The most surprising findings are perceived in [Table 2] and [Table 3]. The values of all parameters are the same, except in the column of unstandardized values, which in [Table 3] are 10 times the values in [Table 2]. Even the values of R 2 and F are similar for both regression models with different DVs. Do the authors mean to imply that in their study CR and CF are the same variables? And if they have the same values by chance, as indicated by their perfect association in [Table 4], how come it is even remotely possible that these two distinct variables came out to be exactly the same? The mean values of the two scales measuring CR and CF are 4.49 and 44.93, respectively, which again represent a 10-fold difference between the two scores. The same pattern is observed for standard deviations of the two variables. These results require further exploration. How come the distributions of CR and CF appear to be so similar in this study that is unlikely to occur in any research? The variance and other statistical values for these two variables should be different enough such that the actual variation in the data is reflected in the table values.

It is also not clear why the authors have put CR and CF as DVs. Regression analysis is meant to predict the variation in DV by an IV or a set of IVs, not to measure correlation. β weights determine relative variances (amount of explained variation) in the DV by different IVs, and are not limited to any range, unlike r, which can range between −1.0 and 1.0 only. Correlation, on the other hand, measures covariation or the extent of dependency between only two variables. R 2 is the variation in DV explained by the model which includes some set of IVs, where some variation in DV is left unexplained by this model making the value of R 2 less than 1. The whole rationale behind the application of statistical tests seems unreasonable and unclear in this study. Why didn't the authors simply use Pearson's product-moment correlation method? If the study is correlational then using the Pearson method is sufficient to find the underlying relationships among variables. Regression analysis could have been used if they had to statistically control some variable(s) in order to understand the hierarchical relationships among variables.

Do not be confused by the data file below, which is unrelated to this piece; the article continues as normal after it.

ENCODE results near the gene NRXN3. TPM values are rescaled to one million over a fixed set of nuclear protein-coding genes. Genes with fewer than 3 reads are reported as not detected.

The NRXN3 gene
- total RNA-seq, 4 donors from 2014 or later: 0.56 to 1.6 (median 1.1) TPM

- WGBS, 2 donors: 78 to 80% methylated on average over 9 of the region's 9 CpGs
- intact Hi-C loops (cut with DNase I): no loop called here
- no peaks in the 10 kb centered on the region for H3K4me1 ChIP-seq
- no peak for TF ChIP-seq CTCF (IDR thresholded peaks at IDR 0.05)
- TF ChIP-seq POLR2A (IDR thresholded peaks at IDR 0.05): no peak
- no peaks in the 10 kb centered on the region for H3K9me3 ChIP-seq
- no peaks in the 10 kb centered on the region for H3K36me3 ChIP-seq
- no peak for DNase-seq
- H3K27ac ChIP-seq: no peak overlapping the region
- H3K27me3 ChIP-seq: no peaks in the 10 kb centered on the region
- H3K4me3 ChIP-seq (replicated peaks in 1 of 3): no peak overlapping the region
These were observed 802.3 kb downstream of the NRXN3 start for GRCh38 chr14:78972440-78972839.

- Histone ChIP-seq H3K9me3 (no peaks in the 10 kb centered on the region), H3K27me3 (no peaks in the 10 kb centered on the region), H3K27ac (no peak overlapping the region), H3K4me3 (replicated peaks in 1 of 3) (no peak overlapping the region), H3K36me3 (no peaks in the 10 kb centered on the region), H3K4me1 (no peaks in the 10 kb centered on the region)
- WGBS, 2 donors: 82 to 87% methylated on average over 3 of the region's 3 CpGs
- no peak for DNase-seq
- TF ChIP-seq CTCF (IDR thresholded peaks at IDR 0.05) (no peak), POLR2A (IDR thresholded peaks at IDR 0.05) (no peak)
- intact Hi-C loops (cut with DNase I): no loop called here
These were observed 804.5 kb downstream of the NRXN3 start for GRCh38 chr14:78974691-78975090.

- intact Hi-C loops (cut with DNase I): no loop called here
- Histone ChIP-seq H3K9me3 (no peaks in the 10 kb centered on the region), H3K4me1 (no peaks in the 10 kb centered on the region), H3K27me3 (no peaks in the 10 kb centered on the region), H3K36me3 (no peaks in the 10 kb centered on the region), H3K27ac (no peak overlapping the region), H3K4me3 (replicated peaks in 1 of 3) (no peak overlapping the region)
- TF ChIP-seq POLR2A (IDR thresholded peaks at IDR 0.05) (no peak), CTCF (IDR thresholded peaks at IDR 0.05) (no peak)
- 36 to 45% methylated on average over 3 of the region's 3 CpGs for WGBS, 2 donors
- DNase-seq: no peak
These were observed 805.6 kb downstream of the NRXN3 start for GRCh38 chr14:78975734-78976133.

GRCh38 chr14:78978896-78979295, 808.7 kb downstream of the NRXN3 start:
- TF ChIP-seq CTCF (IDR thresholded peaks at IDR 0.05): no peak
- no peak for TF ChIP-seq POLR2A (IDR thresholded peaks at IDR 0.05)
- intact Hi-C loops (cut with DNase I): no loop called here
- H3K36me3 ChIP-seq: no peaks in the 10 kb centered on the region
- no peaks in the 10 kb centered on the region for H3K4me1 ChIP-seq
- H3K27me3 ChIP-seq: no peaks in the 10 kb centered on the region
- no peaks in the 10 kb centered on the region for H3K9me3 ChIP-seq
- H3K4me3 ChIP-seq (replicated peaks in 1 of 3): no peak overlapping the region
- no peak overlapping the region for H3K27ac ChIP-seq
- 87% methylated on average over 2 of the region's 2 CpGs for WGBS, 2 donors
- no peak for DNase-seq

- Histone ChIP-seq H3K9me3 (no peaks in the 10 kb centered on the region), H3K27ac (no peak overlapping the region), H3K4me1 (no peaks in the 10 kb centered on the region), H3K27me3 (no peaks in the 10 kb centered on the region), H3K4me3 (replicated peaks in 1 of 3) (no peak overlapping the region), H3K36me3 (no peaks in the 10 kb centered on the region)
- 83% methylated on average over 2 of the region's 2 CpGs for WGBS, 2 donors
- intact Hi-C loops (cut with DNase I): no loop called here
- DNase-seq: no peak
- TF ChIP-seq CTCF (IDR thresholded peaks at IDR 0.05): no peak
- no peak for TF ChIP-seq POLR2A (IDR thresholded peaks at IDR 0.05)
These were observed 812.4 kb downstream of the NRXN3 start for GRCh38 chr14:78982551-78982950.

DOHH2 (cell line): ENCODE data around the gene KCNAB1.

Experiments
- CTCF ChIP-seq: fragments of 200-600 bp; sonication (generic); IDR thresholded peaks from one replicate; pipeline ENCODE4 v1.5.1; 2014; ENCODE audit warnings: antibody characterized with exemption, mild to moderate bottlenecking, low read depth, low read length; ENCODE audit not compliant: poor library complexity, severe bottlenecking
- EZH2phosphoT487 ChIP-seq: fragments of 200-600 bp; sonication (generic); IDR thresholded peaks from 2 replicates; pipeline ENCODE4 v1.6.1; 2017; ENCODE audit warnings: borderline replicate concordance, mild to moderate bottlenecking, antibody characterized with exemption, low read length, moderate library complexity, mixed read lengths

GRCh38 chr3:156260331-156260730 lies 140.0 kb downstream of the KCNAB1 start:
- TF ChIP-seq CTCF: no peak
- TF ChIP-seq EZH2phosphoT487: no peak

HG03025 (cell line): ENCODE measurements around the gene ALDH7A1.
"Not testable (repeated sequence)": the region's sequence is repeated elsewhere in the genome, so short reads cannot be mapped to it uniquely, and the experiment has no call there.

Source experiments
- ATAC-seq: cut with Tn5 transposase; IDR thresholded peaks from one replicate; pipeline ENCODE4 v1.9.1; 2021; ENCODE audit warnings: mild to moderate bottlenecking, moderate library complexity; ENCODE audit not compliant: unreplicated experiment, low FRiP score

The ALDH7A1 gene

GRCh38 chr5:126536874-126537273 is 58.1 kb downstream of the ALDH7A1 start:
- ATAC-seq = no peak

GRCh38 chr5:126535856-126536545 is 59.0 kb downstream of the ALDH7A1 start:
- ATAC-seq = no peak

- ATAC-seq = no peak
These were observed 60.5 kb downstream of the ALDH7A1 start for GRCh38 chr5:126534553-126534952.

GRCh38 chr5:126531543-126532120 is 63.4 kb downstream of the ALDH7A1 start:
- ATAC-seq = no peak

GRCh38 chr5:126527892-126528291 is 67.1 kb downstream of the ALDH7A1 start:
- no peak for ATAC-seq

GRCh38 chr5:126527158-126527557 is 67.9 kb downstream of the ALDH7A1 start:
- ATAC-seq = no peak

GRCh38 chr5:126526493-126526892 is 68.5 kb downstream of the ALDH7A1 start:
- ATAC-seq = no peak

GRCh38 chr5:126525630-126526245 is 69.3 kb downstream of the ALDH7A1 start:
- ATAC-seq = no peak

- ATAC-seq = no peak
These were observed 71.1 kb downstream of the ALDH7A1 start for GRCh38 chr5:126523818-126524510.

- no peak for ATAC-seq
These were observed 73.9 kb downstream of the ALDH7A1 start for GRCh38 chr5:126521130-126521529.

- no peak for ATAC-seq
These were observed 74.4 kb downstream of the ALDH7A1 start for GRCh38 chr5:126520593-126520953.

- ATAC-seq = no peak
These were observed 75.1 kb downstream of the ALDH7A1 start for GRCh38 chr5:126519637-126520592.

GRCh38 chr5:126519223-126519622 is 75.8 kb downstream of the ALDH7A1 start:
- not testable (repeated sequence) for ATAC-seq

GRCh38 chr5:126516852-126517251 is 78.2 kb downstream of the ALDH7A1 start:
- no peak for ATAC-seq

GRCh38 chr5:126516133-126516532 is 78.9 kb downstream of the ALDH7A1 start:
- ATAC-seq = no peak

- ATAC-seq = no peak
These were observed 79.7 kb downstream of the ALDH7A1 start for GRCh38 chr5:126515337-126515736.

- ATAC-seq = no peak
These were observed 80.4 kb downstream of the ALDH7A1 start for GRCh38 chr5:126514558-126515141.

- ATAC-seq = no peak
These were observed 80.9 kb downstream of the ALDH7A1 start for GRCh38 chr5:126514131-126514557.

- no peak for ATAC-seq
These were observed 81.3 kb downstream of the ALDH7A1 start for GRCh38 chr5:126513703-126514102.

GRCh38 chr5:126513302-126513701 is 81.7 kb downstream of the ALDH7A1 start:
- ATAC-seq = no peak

Research quality is greatly affected by the inaccurate interpretation of statistical analyses and results. Wrong or unclear findings in studies mislead the readers and future researchers.[2] Researchers may take the help of statisticians to give them guidance for proper analysis and interpretation of data.[3] Expert statisticians can also be consulted to verify the inferences drawn from the results.[4] Insufficient analysis reduces its validity and the readers may not show any interest in the aforementioned implications of the study.[5] In this study,[1] the results look spurious and extremely theoretical, with no practical validity. The authors should have used appropriate tests to make conclusions from their data because various errors have been overlooked, which reduces the utility of this study.

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   References Top

Ram D, Chandran S, Sadar A, Gowdappa B. Correlation of cognitive resilience, cognitive flexibility and impulsivity in attempted suicide. Indian J Psychol Med 2019;41:362-7.  Back to cited text no. 1
[PUBMED]  [Full text]  
Goodman SN, Altman DG, George SL. Statistical reviewing policies of medical journals: Caveat lector? J Gen Intern Med 1998;13:753-56.  Back to cited text no. 2
Altman DG, Bland JM. Improving doctors' understanding of statistics. J R Stat Soc A 1991;154:223-67.  Back to cited text no. 3
Wulff HR, Andersen B, Brandenhoff P, Guttler F. What do doctors know about statistics? Stat Med 1987;6:3-10.  Back to cited text no. 4
Stavale R, Ferreira GI, Galvão JA, Zicker F, Novaes MR, Oliveira CM, et al. Research misconduct in health and life sciences research: A systematic review of retracted literature from Brazilian institutions. PLoS One 2019;14:e0214272.  Back to cited text no. 5